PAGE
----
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‘Voyage of Time’ Incoming, Nolan’s ‘Interstellar’ Wave, Sofia Coppola Expands Christmas Special, and More

Written by on March 19, 2015 

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Dailies is a round-up of essential film writing, news bits, and other highlights from across the Internet. If you’d like to submit a piece for consideration, get in touch with us in the comments below or on Twitter at @TheFilmStage.

Wild Bunch founder Vincent Maraval says there is “only one year to wait” for Terrence Malick‘s Voyage of Time, “a movie that started nearly 40 years ago.”

Glenn Kenny remembers his mother on Some Came Running:

The first movie I’m reputed to have set eyes upon was Psycho, which my parents saw at a drive-in when I was barely one. The first movie I remember seeing a portion of was North by Northwest—the portion being the one in which Roger Thornhill almost drunkenly drives “Laura’s Mercedes” over a cliff—also at a drive-in with my parents. Part of an early-60s double bill, I guess. The first movie I remember sitting all the way through was The Haunting, which my mom asked me to stay up and watch with her during its network television premiere—was it 1966, 1967? this is one factoid I have found resistant to my Googling chops—on an evening when my dad was working his second job parking cars. We were both plenty scared by it. I don’t remember if my mom held me hand or not. Even then though I found it kind of funny that she was asking a not-even ten-year-old boy to help her not get overly spooked by what she had heard was a pretty effective horror movie (and even with commercials it was pretty potent).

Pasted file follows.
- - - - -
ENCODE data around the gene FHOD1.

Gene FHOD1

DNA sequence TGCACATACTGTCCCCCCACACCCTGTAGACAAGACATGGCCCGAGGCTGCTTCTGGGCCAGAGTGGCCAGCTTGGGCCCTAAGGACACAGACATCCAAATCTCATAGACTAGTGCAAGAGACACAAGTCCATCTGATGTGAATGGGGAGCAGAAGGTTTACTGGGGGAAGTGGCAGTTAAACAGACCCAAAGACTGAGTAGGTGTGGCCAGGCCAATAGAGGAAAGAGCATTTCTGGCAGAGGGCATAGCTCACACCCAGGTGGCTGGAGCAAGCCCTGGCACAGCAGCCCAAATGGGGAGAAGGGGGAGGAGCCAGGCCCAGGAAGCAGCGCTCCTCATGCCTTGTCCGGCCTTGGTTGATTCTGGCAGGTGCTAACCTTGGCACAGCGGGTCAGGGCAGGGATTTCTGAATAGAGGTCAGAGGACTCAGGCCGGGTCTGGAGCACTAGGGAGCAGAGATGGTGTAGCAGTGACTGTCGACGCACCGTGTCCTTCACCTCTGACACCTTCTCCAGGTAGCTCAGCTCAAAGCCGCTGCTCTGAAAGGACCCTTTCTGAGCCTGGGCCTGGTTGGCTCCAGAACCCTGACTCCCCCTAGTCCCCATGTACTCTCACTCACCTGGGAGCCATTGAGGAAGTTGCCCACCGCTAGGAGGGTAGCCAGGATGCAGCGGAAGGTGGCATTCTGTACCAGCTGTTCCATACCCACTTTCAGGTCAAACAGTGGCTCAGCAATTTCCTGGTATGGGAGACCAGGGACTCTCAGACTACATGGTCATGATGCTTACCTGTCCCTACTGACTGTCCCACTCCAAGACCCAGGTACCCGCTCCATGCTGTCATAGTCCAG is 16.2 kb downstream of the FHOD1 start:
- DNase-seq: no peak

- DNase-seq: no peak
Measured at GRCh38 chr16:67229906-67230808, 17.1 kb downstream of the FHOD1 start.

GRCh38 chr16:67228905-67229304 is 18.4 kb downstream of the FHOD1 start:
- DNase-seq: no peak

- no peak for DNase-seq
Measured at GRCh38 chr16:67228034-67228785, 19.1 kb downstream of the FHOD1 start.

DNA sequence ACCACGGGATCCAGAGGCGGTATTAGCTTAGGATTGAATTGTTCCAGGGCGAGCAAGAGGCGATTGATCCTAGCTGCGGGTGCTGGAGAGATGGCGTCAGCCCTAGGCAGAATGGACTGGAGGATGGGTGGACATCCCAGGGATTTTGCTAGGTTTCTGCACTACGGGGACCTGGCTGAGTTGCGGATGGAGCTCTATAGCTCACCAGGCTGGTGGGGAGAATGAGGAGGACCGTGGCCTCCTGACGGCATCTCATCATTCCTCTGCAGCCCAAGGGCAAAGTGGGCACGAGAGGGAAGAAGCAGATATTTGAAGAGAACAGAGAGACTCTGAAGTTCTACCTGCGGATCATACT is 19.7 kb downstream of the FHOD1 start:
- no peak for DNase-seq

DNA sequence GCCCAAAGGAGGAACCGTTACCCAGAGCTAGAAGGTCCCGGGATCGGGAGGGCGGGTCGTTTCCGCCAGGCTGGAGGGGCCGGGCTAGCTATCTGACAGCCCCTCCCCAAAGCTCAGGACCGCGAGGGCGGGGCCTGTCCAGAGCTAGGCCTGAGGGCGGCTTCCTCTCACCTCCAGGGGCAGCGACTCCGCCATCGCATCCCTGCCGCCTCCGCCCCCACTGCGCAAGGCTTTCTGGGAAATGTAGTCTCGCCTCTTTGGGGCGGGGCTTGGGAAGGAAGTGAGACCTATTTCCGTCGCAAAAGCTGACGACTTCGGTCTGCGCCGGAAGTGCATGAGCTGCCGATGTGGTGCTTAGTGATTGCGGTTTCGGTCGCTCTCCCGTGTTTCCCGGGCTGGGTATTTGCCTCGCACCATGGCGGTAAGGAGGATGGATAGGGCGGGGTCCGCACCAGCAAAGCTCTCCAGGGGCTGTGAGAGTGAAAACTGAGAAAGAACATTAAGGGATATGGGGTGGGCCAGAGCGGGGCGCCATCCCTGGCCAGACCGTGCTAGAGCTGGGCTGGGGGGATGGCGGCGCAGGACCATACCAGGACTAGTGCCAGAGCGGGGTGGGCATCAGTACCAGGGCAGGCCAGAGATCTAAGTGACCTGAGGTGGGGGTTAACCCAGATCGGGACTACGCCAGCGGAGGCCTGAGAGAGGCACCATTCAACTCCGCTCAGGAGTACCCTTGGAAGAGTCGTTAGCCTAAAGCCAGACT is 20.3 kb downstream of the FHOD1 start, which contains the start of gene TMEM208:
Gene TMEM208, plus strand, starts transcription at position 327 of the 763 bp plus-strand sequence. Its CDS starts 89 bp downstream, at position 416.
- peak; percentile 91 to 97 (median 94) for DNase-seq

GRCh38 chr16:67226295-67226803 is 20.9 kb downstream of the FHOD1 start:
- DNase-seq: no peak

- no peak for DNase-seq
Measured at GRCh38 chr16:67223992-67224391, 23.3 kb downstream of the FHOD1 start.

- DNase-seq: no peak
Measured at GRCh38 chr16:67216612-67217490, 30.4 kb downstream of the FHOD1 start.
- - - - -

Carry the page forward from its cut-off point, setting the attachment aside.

George Clooney, Amy Poehler, Miley Cyrus and Maya Rudolph have joined Bill Murray for Sofia Coppola‘s Christmas special, THR reports.

How Christopher Nolan pulled off the massive wave in Interstellar:

Errol Morris reveals he is going to shoot a six-part series for Netflix soon over at LA Times.

The Telegraph‘s Tim Robey on Bruce Willis at 60:

Bruce Willis is now 60 years old. Hand the man a bus pass. And give him a role that’ll let this king of reinventions connect with his audience again. Because when he feels like doing it, Willis can snap to attention, sock a part over, and feel like a suffering icon of popcorn art between the quips.

Alas, over the last decade or so, it’s frequently been hard to tell him apart from his Madame Tussauds effigy. Two Die Hard sequels, one adequate, one atrocious. Two Sin Cities, two REDs, two Expendables … Just the two? He wanted $1 million a day for the third, and was booted out in favour of Harrison Ford. “Greedy and lazy … a sure formula for career failure,” tweeted his former business partner Sylvester Stallone, after making the swap.

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